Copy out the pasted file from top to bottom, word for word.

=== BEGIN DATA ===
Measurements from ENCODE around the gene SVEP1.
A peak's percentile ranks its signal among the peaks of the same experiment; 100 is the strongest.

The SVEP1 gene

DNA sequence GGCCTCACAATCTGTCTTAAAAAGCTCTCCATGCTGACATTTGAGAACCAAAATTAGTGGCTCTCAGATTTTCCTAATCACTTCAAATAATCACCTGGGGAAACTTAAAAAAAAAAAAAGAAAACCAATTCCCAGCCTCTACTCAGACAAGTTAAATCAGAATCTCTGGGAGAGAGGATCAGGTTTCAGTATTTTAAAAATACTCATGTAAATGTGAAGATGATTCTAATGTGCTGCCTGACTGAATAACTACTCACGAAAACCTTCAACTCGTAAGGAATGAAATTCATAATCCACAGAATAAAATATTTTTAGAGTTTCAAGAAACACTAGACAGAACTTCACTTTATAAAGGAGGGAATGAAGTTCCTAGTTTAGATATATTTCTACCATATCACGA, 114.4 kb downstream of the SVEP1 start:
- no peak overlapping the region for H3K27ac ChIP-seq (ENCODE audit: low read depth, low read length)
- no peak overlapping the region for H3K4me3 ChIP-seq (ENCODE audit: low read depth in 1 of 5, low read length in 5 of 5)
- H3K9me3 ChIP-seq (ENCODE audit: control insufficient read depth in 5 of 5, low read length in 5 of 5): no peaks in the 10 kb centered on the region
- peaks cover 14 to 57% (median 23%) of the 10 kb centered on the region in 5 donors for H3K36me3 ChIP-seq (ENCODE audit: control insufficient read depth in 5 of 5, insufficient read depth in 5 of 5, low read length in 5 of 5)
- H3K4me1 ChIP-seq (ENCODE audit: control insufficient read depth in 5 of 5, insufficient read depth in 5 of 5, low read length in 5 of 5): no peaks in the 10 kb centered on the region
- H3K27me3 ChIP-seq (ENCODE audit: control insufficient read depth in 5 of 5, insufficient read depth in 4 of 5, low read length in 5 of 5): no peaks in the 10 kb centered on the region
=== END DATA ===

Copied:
Measurements from ENCODE around the gene SVEP1.
A peak's percentile ranks its signal among the peaks of the same experiment; 100 is the strongest.

The SVEP1 gene

DNA sequence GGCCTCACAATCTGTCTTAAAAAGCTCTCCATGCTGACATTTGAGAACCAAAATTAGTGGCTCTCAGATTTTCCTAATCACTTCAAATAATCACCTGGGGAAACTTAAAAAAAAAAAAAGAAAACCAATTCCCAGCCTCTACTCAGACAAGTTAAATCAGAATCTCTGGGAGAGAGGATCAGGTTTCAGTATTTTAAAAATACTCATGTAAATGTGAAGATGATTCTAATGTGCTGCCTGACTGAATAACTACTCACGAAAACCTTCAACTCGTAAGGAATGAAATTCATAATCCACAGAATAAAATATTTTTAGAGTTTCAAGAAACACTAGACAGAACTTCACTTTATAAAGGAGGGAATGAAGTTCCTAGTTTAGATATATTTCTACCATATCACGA, 114.4 kb downstream of the SVEP1 start:
- no peak overlapping the region for H3K27ac ChIP-seq (ENCODE audit: low read depth, low read length)
- no peak overlapping the region for H3K4me3 ChIP-seq (ENCODE audit: low read depth in 1 of 5, low read length in 5 of 5)
- H3K9me3 ChIP-seq (ENCODE audit: control insufficient read depth in 5 of 5, low read length in 5 of 5): no peaks in the 10 kb centered on the region
- peaks cover 14 to 57% (median 23%) of the 10 kb centered on the region in 5 donors for H3K36me3 ChIP-seq (ENCODE audit: control insufficient read depth in 5 of 5, insufficient read depth in 5 of 5, low read length in 5 of 5)
- H3K4me1 ChIP-seq (ENCODE audit: control insufficient read depth in 5 of 5, insufficient read depth in 5 of 5, low read length in 5 of 5): no peaks in the 10 kb centered on the region
- H3K27me3 ChIP-seq (ENCODE audit: control insufficient read depth in 5 of 5, insufficient read depth in 4 of 5, low read length in 5 of 5): no peaks in the 10 kb centered on the region